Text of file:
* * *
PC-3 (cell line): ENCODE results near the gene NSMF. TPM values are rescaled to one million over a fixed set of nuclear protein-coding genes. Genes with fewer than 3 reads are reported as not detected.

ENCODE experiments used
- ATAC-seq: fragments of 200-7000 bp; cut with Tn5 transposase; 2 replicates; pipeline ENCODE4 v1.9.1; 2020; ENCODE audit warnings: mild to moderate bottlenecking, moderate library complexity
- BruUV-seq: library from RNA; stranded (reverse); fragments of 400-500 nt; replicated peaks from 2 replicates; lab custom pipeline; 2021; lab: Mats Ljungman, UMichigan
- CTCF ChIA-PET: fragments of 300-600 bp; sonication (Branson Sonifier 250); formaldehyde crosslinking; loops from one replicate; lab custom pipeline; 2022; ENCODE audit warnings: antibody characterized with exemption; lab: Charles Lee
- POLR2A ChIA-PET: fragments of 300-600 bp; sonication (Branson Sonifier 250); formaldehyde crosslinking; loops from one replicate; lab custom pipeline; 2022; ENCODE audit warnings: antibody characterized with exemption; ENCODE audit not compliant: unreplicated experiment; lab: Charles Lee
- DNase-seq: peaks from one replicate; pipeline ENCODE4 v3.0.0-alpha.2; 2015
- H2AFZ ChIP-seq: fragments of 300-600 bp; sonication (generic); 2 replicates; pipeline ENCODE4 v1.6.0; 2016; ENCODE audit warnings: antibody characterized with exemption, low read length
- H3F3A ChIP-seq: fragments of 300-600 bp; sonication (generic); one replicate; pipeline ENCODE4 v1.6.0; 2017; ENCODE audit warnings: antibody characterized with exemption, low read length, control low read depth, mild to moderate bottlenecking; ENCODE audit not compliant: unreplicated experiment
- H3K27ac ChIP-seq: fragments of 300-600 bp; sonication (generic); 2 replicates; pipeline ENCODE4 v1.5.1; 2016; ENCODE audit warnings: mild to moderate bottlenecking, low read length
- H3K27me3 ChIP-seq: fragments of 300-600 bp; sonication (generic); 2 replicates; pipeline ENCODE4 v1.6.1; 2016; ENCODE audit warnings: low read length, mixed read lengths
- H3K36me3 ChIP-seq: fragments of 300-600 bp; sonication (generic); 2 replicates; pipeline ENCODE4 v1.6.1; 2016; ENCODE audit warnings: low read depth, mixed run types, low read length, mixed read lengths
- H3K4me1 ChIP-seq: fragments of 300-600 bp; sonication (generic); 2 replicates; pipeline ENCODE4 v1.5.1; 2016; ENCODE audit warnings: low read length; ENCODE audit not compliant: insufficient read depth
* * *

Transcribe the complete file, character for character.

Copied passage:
PC-3 (cell line): ENCODE results near the gene NSMF. TPM values are rescaled to one million over a fixed set of nuclear protein-coding genes. Genes with fewer than 3 reads are reported as not detected.

ENCODE experiments used
- ATAC-seq: fragments of 200-7000 bp; cut with Tn5 transposase; 2 replicates; pipeline ENCODE4 v1.9.1; 2020; ENCODE audit warnings: mild to moderate bottlenecking, moderate library complexity
- BruUV-seq: library from RNA; stranded (reverse); fragments of 400-500 nt; replicated peaks from 2 replicates; lab custom pipeline; 2021; lab: Mats Ljungman, UMichigan
- CTCF ChIA-PET: fragments of 300-600 bp; sonication (Branson Sonifier 250); formaldehyde crosslinking; loops from one replicate; lab custom pipeline; 2022; ENCODE audit warnings: antibody characterized with exemption; lab: Charles Lee
- POLR2A ChIA-PET: fragments of 300-600 bp; sonication (Branson Sonifier 250); formaldehyde crosslinking; loops from one replicate; lab custom pipeline; 2022; ENCODE audit warnings: antibody characterized with exemption; ENCODE audit not compliant: unreplicated experiment; lab: Charles Lee
- DNase-seq: peaks from one replicate; pipeline ENCODE4 v3.0.0-alpha.2; 2015
- H2AFZ ChIP-seq: fragments of 300-600 bp; sonication (generic); 2 replicates; pipeline ENCODE4 v1.6.0; 2016; ENCODE audit warnings: antibody characterized with exemption, low read length
- H3F3A ChIP-seq: fragments of 300-600 bp; sonication (generic); one replicate; pipeline ENCODE4 v1.6.0; 2017; ENCODE audit warnings: antibody characterized with exemption, low read length, control low read depth, mild to moderate bottlenecking; ENCODE audit not compliant: unreplicated experiment
- H3K27ac ChIP-seq: fragments of 300-600 bp; sonication (generic); 2 replicates; pipeline ENCODE4 v1.5.1; 2016; ENCODE audit warnings: mild to moderate bottlenecking, low read length
- H3K27me3 ChIP-seq: fragments of 300-600 bp; sonication (generic); 2 replicates; pipeline ENCODE4 v1.6.1; 2016; ENCODE audit warnings: low read length, mixed read lengths
- H3K36me3 ChIP-seq: fragments of 300-600 bp; sonication (generic); 2 replicates; pipeline ENCODE4 v1.6.1; 2016; ENCODE audit warnings: low read depth, mixed run types, low read length, mixed read lengths
- H3K4me1 ChIP-seq: fragments of 300-600 bp; sonication (generic); 2 replicates; pipeline ENCODE4 v1.5.1; 2016; ENCODE audit warnings: low read length; ENCODE audit not compliant: insufficient read depth